Gmax - How do you make the wings??

Hello guys, I'm new in this subforum and I wanna know about the most used ways for make the aircraft wing with the flaps included in Gmax

Thank you :cool:
 

hairyspin

Resource contributor
Hello Juan, you might as well ask for the most-used way of packing a suitcase efficiently! There's a variety of ways and none is exactly suitable for all shapes and styles of wing.

Some people take a cylinder and adjust the vertices until they have a decent aerofoil; some take a series of cross-sections and draw splines to match, then apply cross-section and surface modifiers; others just bodge a basic shape around with taper and FFD modifiers until it "looks right".

For a tutorial that covers basic wing shaping plus cutting the ailerons and flaps, try Milton Shupe's C162 tutorial.
For a spline + modifiers method try the Cross Section Modelling tutorial for Gmax at FFDS

Hope this helps!
 
When I first started out in FSDS, I would make wings out of a cylinder. You go into Vertice (points) mode and move the dots around till its a wing shape. Move them from side view.


Now, years later, using the high tech Gmax, I make very elaborate wing shapes with Splines using Bezier adjustment handles. I make a complete Spline in the exact shape I need, then make it a flat editable Poly and extrude it out. Then use FFD's to bend it nicely into shape. Taper is also a good tool for getting it bent the right way.

Whats really tricky is getting into making the wing in sections, like wing/flap-aileron in flat Splines, and extruding them out, then finishing the wingroot and wingtip assemblies. That is so much better then the old cylinder method, but....! You have to start somewhere and work your way up.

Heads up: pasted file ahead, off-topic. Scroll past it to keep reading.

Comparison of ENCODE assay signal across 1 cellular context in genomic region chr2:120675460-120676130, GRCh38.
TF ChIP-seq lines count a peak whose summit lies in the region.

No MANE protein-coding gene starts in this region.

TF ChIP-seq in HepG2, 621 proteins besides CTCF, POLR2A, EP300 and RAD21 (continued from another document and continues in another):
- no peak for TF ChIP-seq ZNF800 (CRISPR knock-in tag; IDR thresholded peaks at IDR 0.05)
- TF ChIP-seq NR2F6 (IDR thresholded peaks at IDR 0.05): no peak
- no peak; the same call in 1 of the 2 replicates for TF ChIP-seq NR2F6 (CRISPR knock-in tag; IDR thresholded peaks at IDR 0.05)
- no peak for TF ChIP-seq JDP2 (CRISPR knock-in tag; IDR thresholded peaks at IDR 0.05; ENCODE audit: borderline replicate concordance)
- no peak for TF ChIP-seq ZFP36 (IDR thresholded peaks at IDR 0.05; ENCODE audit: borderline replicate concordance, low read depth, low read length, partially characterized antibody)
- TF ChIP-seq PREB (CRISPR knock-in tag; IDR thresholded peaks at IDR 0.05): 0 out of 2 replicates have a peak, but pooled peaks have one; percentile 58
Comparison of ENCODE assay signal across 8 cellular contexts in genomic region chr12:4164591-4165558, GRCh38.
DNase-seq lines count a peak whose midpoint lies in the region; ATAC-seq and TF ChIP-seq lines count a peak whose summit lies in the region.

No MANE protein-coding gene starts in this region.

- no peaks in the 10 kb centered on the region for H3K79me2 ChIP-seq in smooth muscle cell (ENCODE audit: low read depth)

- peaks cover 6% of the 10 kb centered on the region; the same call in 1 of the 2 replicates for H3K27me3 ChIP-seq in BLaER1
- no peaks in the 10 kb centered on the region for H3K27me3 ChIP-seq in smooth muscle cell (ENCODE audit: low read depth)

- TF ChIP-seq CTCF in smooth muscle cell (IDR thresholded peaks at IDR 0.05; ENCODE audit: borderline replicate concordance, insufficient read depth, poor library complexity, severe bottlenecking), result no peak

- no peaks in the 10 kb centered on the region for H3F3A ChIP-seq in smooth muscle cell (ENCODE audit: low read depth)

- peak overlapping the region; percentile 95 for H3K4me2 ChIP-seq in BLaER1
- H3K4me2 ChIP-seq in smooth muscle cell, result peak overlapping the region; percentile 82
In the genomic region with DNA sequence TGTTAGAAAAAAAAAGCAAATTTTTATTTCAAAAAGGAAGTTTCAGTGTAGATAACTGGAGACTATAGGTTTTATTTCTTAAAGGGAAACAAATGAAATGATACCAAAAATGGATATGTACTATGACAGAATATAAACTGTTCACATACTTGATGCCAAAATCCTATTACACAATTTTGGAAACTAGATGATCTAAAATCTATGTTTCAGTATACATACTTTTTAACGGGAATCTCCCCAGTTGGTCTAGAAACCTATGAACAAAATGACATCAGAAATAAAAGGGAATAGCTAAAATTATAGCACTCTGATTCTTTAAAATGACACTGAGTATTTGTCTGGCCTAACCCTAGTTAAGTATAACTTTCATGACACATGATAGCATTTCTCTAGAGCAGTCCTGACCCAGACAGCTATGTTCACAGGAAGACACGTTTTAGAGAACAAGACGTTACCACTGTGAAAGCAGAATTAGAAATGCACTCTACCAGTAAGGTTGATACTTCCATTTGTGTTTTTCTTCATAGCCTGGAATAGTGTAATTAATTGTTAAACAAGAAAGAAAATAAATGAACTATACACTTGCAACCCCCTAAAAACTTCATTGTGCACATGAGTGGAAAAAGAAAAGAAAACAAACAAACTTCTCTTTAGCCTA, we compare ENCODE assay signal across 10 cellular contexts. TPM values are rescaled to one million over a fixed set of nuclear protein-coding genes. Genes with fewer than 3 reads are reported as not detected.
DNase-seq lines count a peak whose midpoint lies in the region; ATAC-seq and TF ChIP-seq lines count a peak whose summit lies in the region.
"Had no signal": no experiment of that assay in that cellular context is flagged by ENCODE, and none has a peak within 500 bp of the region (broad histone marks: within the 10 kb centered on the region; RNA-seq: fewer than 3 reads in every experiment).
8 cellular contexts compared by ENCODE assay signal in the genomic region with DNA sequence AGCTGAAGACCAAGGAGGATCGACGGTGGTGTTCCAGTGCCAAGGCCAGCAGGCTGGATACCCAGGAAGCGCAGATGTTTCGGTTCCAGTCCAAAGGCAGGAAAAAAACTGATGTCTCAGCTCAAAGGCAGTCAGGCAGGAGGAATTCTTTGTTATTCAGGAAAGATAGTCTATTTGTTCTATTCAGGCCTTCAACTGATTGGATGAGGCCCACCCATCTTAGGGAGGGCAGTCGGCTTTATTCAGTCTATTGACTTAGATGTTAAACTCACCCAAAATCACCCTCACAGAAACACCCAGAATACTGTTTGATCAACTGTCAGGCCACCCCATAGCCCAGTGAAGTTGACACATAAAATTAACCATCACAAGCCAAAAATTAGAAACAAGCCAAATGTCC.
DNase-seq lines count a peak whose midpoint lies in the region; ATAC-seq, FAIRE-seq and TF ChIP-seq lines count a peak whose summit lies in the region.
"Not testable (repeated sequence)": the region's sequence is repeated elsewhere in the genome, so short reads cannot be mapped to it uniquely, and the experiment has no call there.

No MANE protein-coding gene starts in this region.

So many ways to make wings.... So many...



Bill
 
Last edited:
Well, it's not as high tech as the latest Max or Lightwave, but it is high tech.
:D:D:rotfl:

But anyway, i feel that the method using a spline with as few vertices as possible (and as Lionheart said, use the bezier functions on the vertices of the spline for a smooth shape) and extruding it out is the way to go.

You wanna go hardcore? :scratchch
Then you can also use a real airfoil shape as a background so that the shape matches the real thing (not that it makes any difference in the sim nor will anyone notice except for the fellow fanatics which populate this forum, but it makes for a nice feature in the readme that no-one actually reads :D).

Check out this website for airfoil shapes:
http://www.worldofkrauss.com/

This wing was made by using that method, and applying a taper and a bend modifier for the extra "knick" at about a third of the wingspan, it is a bit of a gull wing.
The tip was made by using the loft function.
The flaps and aileron were made by using a boolean with a couple of boxes.
The fairing is a loose part that was connected later on.
To the left you can see the NACA64(2) 415 airfoil shape i used (i moved it a bit more to the left for this screenshot, normally it is located at the wingroot)

I think it looks pretty darn good for the non professional hobbyist that i am ;).

But one step at the time... first try to get the wing the way you like it best and worry about the rest later.
Chances are you'll be redoing it anyway, if you're anything like me :rolleyes:.

grt
Willem
 

Attachments

Beautiful job on the wingtip Willem! What method did you use to cap it?
Thanks!!

Well i made an effort to get the loft shape as smoothly flowing with the wingprofile as i could and then i simply attached the two together so that i could create polygons to fill in the blanks.
Remember that you can apply some modifiers to the loft within the Loft function itself, under the deformations tab (see screenshot 1, this is in Max7, but i believe that it is also present in Gmax).
And then a little bit of welding vertices here and there to get the edges straight.